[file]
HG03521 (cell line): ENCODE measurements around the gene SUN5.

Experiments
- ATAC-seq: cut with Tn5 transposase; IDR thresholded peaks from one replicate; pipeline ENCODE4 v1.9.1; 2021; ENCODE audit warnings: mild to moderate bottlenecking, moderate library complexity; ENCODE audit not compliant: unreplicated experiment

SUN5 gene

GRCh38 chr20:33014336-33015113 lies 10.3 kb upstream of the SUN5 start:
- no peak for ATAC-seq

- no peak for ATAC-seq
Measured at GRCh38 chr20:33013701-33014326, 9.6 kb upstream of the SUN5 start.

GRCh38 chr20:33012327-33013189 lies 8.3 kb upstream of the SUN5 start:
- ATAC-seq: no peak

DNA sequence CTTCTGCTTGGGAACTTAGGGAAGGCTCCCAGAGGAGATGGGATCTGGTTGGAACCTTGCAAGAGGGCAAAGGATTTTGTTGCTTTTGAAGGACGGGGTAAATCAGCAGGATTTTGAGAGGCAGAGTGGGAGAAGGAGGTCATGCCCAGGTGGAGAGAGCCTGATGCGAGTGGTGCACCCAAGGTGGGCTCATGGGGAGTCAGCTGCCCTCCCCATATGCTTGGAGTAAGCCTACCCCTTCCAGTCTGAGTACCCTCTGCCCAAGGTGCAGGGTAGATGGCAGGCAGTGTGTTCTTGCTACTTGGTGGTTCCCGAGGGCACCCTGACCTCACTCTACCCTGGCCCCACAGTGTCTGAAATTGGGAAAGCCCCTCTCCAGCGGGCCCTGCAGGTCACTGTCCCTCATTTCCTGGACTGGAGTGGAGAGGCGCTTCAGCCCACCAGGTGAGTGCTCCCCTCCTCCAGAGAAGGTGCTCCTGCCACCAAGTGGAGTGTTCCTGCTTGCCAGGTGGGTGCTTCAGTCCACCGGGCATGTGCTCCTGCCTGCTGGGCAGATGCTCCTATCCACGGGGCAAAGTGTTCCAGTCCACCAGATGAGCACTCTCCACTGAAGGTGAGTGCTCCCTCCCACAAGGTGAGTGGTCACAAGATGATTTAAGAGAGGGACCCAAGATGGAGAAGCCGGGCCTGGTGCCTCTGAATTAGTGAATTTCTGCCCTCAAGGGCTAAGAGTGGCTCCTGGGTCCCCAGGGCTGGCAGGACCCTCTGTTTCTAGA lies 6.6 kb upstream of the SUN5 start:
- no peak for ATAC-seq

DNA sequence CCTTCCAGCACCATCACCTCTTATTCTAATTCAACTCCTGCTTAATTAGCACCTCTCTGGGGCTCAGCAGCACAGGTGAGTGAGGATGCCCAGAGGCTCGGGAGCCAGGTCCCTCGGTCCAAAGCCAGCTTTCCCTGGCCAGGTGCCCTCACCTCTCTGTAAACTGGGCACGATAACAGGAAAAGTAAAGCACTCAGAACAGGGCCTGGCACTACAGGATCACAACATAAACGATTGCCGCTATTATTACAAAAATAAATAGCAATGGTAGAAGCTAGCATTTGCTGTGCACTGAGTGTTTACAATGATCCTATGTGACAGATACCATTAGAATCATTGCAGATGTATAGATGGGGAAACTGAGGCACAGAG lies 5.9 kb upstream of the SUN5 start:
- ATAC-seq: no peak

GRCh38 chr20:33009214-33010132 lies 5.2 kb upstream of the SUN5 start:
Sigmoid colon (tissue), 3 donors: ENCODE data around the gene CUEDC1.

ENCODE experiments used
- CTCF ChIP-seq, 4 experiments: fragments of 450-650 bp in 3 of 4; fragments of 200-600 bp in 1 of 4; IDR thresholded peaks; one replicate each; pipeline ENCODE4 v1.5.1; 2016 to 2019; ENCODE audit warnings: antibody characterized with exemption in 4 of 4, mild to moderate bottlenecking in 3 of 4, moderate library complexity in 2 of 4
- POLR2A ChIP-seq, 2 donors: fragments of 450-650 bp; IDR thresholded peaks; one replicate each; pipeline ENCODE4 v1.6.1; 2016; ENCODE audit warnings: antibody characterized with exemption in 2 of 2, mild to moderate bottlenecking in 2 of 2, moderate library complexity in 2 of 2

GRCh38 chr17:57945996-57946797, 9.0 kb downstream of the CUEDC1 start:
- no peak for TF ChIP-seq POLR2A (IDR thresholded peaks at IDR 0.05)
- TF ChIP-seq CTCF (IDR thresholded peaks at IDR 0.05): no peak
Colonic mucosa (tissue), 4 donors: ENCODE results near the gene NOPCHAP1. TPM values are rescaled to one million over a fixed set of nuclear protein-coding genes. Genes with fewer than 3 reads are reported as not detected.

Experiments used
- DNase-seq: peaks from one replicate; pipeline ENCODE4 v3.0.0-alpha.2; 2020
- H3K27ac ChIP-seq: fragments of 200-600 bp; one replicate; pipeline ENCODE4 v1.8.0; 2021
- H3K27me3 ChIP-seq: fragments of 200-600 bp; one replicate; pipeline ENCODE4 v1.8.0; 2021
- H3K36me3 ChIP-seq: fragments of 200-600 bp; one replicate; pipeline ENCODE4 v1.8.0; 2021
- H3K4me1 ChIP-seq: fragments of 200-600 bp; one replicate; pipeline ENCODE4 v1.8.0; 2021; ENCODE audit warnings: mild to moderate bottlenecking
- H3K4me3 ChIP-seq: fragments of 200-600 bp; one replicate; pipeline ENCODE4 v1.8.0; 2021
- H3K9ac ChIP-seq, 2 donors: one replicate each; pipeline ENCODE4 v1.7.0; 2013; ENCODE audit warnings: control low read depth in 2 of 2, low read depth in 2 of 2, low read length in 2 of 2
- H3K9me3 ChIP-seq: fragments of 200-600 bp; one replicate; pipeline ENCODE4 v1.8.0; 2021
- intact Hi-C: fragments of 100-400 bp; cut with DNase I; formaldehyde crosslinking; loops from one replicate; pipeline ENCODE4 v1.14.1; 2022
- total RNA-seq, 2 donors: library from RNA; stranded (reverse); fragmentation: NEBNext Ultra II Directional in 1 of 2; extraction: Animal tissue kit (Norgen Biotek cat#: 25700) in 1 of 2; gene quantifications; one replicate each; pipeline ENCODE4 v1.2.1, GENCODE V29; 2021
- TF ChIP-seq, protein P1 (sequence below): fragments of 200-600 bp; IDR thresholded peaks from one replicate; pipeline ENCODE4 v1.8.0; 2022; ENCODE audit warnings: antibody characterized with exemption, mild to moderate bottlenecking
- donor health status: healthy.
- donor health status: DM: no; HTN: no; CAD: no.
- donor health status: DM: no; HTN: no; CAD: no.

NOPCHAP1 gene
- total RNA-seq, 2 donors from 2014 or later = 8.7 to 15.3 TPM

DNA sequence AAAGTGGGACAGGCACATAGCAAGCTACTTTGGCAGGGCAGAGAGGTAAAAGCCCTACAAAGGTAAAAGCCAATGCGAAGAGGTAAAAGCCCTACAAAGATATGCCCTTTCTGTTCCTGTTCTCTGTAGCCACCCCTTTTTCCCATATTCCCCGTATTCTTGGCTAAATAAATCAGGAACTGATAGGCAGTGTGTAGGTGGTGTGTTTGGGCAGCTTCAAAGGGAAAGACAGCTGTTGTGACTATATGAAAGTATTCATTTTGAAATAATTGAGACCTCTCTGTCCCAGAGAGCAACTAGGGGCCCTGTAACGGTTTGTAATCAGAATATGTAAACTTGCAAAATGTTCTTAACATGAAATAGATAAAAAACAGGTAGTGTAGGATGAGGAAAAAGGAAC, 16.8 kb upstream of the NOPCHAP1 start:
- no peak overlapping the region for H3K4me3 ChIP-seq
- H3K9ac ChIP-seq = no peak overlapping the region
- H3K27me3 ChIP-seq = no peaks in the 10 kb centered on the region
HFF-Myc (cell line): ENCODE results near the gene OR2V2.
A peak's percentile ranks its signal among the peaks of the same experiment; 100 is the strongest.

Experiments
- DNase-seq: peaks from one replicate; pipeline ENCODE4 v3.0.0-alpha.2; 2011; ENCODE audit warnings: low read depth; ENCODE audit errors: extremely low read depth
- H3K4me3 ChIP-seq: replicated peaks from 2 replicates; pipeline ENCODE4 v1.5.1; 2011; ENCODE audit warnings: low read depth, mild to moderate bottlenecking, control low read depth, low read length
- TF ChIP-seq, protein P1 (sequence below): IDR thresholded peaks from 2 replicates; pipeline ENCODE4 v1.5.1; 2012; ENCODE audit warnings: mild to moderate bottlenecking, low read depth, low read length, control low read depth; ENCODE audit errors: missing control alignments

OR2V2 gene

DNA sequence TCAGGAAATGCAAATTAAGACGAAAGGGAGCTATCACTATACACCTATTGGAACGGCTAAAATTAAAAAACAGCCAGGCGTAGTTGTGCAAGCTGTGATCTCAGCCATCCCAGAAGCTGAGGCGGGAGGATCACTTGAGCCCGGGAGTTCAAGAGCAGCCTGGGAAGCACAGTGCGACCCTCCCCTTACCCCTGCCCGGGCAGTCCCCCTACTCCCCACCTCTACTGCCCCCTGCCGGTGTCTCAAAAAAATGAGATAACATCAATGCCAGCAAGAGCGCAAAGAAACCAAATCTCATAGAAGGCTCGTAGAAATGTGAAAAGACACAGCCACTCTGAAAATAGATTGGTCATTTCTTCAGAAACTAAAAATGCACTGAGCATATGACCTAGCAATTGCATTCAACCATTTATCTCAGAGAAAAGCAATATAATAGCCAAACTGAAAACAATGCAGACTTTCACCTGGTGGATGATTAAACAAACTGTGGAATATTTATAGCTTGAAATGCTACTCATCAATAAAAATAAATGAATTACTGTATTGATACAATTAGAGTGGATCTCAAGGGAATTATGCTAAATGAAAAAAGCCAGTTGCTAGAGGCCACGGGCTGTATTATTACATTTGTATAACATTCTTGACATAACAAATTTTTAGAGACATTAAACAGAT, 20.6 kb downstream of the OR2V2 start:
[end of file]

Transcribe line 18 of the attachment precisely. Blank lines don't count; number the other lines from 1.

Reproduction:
- CTCF ChIP-seq, 4 experiments: fragments of 450-650 bp in 3 of 4; fragments of 200-600 bp in 1 of 4; IDR thresholded peaks; one replicate each; pipeline ENCODE4 v1.5.1; 2016 to 2019; ENCODE audit warnings: antibody characterized with exemption in 4 of 4, mild to moderate bottlenecking in 3 of 4, moderate library complexity in 2 of 4